A proposal for the Capstone level will be due in the prior spring semester, with the specific project grant application due by September 30 in the fall semester. Level 3 is one semester only; students will be paid through work-study funding and receive an Internship Transcript Notation for their Capstone projects.

Main Components 

Community Engagement - Each Montgomery Service Leader will work with a Carlisle nonprofit service organization for 6-8 hours per week in a consistent, long-term relationship. Community partners serve as mentors, guiding students through a developmental process spanning volunteer, project assistant and project coordinator while helping students reach personal learning objectives. By undertaking increased responsibility and leadership, students' understanding of personal and social responsibilities and accountability is strengthened and solidified.  

Leadership and Awareness - Interweaving personal and community awareness, ongoing leadership development and community experience, students are challenged to balance ever-changing community needs and personal insights through active learning. Students participate in intentional leadership training seminars, meet alumni in related nonprofit fields and share in group and personal reflection, connecting their service, classwork and personal growth.   

Academic Connections - Montgomery Service Leaders are expected to make connections between their classwork, community placements and personal goals. Each student will write an annual community learning agreement, outlining personal and professional learning objects for each year. In the second year, students will integrate their experiences in the community intentionally with one class through a project or reflection paper. In the third year, students have the opportunity to earn an Internship Transcript Notation for their work. 

Expectations and Benefits  

  • Work with a sustained community partner 6-8 hours per week.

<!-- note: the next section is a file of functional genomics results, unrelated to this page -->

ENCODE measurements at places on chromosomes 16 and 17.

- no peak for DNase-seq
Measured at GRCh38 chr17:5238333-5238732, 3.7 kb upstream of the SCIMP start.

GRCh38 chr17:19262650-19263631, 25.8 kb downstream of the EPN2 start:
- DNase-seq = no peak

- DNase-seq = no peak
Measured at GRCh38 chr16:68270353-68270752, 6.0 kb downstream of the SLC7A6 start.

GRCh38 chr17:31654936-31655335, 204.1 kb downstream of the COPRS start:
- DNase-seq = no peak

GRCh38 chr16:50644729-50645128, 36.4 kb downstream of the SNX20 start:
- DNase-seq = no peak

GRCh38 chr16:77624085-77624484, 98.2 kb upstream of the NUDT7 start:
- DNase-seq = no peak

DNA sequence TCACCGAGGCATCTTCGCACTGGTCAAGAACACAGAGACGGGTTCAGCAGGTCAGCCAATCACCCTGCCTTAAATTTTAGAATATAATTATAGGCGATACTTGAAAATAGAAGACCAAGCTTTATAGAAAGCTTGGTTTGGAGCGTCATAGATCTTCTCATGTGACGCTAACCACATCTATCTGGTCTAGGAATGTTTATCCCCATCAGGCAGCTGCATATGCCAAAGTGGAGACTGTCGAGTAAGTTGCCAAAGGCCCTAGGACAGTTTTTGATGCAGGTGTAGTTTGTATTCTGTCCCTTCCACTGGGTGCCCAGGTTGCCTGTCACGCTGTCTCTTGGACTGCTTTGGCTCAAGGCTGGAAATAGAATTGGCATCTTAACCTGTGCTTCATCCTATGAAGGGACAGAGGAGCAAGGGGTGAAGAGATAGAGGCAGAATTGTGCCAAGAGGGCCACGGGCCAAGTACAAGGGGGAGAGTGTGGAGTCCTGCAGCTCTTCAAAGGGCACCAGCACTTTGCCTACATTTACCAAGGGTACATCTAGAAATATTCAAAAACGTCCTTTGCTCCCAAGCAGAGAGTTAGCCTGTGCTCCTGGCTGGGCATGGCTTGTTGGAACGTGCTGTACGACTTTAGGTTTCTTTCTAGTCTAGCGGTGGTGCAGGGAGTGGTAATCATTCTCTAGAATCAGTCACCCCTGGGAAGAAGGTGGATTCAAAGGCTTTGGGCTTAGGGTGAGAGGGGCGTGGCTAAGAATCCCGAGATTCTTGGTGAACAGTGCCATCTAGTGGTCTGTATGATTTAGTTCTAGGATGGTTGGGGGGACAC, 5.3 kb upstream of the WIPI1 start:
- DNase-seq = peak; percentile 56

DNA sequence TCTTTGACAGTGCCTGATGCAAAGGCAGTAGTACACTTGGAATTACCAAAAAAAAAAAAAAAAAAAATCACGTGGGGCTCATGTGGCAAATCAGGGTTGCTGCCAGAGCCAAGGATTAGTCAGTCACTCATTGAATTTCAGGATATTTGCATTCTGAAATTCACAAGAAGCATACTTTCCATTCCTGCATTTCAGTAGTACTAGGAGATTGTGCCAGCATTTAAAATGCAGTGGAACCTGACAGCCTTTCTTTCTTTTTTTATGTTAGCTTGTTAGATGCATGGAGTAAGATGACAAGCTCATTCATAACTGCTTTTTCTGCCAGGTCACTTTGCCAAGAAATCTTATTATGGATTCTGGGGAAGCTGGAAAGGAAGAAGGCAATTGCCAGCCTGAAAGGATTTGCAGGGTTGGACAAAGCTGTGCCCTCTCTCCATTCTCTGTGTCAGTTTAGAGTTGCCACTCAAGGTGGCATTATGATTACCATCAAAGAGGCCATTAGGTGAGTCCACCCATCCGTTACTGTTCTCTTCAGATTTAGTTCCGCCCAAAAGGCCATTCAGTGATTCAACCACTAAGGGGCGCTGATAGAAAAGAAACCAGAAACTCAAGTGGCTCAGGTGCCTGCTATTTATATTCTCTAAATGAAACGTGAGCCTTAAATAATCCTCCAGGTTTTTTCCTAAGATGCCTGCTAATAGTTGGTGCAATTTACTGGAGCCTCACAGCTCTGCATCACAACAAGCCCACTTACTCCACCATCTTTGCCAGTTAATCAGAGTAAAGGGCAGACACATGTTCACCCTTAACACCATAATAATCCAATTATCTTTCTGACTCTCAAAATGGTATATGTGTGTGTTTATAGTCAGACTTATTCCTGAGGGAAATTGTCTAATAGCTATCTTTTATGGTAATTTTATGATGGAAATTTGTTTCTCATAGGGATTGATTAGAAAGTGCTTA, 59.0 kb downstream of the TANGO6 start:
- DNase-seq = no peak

• Annually complete a Community Learning Agreement with learning objectives and measurable outcomes. 
  • Participate in training and enrichment meetings bi-monthly and specific orientations by year/focus for leadership development.
  • Have a willingness to explore identity, clarify and articulate values and be held accountable for personal and professional development through leadership training and individual meetings.
  • Complete an application/proposal process for participation in each level of the program.

Learning Outcomes 

  • Increase understanding of the community needs, needs assessments and community responses through community partnerships. 
  • Develop and build on leadership skills (working with diverse populations, public speaking, social justice, communication styles, power and privilege, time management, etc.) that enhance one's work within the community and within the classroom.  
  • Participate in regular reflection and assessment of learning goals that enhance and create unique opportunities for each student in each placement. 
  • Move from identifying to articulating, using one's identity, values and interests as the foundation for current community building and discernment of vocation.  
  • Learn grant writing, assessment and review through a potential Capstone project that will open new insights on the interrelated complexities of community organizations and community need.

Developmental Community Placements

Community placements are with nonprofits capable of providing steady work and opportunities for students. They have strong mentoring supervisors and an interest in a developmental service model within a long-term reciprocal relationship with the college. The developmental aspect requires that a student is challenged each year in a new way to make connections, serve differently or lead in a new capacity.

Learn more about the Developmental Community Placements, including each level and our dedicated partners, where Montgomery Leaders serve, learn and contribute.

Who We Are 

To learn more about the students who participate in the Montgomery Service Leaders program, please visit our Student Profiles.